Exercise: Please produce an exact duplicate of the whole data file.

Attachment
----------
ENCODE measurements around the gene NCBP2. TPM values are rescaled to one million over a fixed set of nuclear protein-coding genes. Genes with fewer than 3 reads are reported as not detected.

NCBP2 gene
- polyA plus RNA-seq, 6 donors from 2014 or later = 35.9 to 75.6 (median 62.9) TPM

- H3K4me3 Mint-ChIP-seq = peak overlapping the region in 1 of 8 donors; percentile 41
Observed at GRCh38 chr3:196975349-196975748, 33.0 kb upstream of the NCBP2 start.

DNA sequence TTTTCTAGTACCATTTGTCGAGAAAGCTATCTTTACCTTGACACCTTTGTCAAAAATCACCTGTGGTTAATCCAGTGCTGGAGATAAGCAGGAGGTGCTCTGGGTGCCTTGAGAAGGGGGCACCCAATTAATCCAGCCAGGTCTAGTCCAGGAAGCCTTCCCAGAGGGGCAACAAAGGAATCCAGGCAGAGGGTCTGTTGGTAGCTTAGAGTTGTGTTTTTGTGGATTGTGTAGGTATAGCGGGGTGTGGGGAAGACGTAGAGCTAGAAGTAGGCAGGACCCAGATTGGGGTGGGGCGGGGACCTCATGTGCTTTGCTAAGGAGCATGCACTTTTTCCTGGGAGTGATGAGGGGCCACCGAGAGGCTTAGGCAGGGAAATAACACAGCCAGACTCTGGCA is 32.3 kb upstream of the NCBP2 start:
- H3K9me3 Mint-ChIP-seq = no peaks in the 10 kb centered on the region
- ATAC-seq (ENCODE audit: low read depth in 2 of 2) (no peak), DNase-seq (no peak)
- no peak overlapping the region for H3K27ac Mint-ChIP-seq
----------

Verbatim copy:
ENCODE measurements around the gene NCBP2. TPM values are rescaled to one million over a fixed set of nuclear protein-coding genes. Genes with fewer than 3 reads are reported as not detected.

NCBP2 gene
- polyA plus RNA-seq, 6 donors from 2014 or later = 35.9 to 75.6 (median 62.9) TPM

- H3K4me3 Mint-ChIP-seq = peak overlapping the region in 1 of 8 donors; percentile 41
Observed at GRCh38 chr3:196975349-196975748, 33.0 kb upstream of the NCBP2 start.

DNA sequence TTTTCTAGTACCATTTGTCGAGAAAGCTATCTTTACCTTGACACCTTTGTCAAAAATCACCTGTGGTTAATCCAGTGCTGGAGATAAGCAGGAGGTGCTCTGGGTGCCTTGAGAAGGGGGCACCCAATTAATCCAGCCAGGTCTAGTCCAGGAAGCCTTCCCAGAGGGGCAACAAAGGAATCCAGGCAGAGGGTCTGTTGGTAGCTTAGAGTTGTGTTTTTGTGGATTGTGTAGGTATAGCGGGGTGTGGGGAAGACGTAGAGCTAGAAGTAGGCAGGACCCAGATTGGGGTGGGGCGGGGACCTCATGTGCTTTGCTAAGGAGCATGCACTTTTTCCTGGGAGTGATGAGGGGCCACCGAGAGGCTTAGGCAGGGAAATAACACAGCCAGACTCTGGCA is 32.3 kb upstream of the NCBP2 start:
- H3K9me3 Mint-ChIP-seq = no peaks in the 10 kb centered on the region
- ATAC-seq (ENCODE audit: low read depth in 2 of 2) (no peak), DNase-seq (no peak)
- no peak overlapping the region for H3K27ac Mint-ChIP-seq